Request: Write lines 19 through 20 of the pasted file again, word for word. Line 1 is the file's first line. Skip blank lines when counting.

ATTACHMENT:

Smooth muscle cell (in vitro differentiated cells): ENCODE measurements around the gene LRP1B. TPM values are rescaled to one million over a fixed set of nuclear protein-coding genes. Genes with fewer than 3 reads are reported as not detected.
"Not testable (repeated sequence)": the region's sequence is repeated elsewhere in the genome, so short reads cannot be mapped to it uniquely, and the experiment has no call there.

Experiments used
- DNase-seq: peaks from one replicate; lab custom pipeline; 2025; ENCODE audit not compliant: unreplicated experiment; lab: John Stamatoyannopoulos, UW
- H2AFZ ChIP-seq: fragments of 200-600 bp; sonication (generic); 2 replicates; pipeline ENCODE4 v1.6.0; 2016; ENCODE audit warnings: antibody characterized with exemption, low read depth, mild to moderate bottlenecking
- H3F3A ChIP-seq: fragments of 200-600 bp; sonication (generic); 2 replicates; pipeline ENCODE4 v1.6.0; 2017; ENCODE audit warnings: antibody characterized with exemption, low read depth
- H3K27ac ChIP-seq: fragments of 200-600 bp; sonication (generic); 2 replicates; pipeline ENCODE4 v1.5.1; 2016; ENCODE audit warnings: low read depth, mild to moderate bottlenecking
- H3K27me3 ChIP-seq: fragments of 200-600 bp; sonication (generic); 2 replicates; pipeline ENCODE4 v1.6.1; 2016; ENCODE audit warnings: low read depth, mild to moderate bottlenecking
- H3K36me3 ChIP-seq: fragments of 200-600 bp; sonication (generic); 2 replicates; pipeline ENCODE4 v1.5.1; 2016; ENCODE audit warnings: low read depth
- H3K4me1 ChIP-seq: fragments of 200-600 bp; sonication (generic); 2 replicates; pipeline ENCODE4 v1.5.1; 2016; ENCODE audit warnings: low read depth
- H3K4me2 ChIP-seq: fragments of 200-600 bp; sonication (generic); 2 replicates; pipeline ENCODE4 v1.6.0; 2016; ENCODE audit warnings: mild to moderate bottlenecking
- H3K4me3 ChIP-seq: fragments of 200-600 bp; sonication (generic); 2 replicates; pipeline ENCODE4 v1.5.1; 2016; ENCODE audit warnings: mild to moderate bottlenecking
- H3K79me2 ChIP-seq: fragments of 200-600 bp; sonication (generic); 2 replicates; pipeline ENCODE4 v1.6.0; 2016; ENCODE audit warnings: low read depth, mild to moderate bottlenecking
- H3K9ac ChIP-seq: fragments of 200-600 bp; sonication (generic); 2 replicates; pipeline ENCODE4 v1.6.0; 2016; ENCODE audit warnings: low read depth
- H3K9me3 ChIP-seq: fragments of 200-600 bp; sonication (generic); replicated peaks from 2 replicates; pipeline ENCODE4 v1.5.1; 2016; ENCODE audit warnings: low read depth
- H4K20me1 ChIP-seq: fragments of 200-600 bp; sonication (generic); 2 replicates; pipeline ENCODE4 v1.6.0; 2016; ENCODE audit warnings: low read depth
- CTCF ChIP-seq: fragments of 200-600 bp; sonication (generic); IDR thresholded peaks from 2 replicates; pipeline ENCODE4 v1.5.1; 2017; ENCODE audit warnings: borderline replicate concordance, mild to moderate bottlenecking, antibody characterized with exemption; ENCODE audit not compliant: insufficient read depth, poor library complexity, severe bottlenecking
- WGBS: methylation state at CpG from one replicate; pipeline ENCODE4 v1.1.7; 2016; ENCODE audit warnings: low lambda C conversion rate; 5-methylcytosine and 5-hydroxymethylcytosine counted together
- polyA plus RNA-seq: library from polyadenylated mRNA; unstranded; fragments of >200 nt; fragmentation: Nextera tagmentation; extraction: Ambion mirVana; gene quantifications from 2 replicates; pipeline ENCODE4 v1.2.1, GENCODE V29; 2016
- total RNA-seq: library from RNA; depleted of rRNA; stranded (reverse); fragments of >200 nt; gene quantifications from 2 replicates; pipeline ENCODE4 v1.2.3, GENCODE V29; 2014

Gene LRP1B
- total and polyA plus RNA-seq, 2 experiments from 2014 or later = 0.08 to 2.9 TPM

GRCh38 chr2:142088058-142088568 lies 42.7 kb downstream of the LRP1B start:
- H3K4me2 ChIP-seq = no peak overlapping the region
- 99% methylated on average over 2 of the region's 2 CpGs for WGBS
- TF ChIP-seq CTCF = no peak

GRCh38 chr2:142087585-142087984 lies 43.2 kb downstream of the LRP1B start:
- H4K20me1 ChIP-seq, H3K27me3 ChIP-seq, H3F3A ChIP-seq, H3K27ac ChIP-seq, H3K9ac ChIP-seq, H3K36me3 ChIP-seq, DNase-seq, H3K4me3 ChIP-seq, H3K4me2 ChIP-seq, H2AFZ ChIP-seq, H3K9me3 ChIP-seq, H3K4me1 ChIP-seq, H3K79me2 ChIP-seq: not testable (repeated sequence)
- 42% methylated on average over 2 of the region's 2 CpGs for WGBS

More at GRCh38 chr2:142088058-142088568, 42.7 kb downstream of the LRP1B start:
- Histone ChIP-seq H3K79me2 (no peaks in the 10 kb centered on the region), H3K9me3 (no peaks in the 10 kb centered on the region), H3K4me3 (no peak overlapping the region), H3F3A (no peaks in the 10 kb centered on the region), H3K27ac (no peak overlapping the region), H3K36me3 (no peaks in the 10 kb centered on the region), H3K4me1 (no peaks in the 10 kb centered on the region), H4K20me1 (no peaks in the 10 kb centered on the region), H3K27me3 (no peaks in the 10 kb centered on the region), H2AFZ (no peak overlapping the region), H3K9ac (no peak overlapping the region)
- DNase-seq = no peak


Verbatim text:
- polyA plus RNA-seq: library from polyadenylated mRNA; unstranded; fragments of >200 nt; fragmentation: Nextera tagmentation; extraction: Ambion mirVana; gene quantifications from 2 replicates; pipeline ENCODE4 v1.2.1, GENCODE V29; 2016
- total RNA-seq: library from RNA; depleted of rRNA; stranded (reverse); fragments of >200 nt; gene quantifications from 2 replicates; pipeline ENCODE4 v1.2.3, GENCODE V29; 2014